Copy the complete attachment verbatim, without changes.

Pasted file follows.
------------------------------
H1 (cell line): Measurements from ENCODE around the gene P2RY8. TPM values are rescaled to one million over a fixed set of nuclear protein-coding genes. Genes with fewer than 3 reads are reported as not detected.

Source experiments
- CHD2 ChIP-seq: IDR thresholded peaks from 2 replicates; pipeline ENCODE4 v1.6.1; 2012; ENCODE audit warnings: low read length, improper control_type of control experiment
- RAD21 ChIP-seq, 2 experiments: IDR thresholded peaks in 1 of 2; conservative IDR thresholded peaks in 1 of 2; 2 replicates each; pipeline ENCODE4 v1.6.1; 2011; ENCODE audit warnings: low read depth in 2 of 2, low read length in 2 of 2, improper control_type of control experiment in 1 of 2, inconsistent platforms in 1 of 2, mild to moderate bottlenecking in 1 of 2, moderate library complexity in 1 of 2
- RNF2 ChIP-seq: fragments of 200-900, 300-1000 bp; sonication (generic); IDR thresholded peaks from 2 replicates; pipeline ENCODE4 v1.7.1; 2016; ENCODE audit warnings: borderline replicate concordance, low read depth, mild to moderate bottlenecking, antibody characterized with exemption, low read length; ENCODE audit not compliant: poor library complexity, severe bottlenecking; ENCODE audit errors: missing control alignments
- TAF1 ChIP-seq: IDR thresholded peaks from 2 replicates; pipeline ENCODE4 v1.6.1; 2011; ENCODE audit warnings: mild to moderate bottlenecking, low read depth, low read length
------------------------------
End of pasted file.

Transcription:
H1 (cell line): Measurements from ENCODE around the gene P2RY8. TPM values are rescaled to one million over a fixed set of nuclear protein-coding genes. Genes with fewer than 3 reads are reported as not detected.

Source experiments
- CHD2 ChIP-seq: IDR thresholded peaks from 2 replicates; pipeline ENCODE4 v1.6.1; 2012; ENCODE audit warnings: low read length, improper control_type of control experiment
- RAD21 ChIP-seq, 2 experiments: IDR thresholded peaks in 1 of 2; conservative IDR thresholded peaks in 1 of 2; 2 replicates each; pipeline ENCODE4 v1.6.1; 2011; ENCODE audit warnings: low read depth in 2 of 2, low read length in 2 of 2, improper control_type of control experiment in 1 of 2, inconsistent platforms in 1 of 2, mild to moderate bottlenecking in 1 of 2, moderate library complexity in 1 of 2
- RNF2 ChIP-seq: fragments of 200-900, 300-1000 bp; sonication (generic); IDR thresholded peaks from 2 replicates; pipeline ENCODE4 v1.7.1; 2016; ENCODE audit warnings: borderline replicate concordance, low read depth, mild to moderate bottlenecking, antibody characterized with exemption, low read length; ENCODE audit not compliant: poor library complexity, severe bottlenecking; ENCODE audit errors: missing control alignments
- TAF1 ChIP-seq: IDR thresholded peaks from 2 replicates; pipeline ENCODE4 v1.6.1; 2011; ENCODE audit warnings: mild to moderate bottlenecking, low read depth, low read length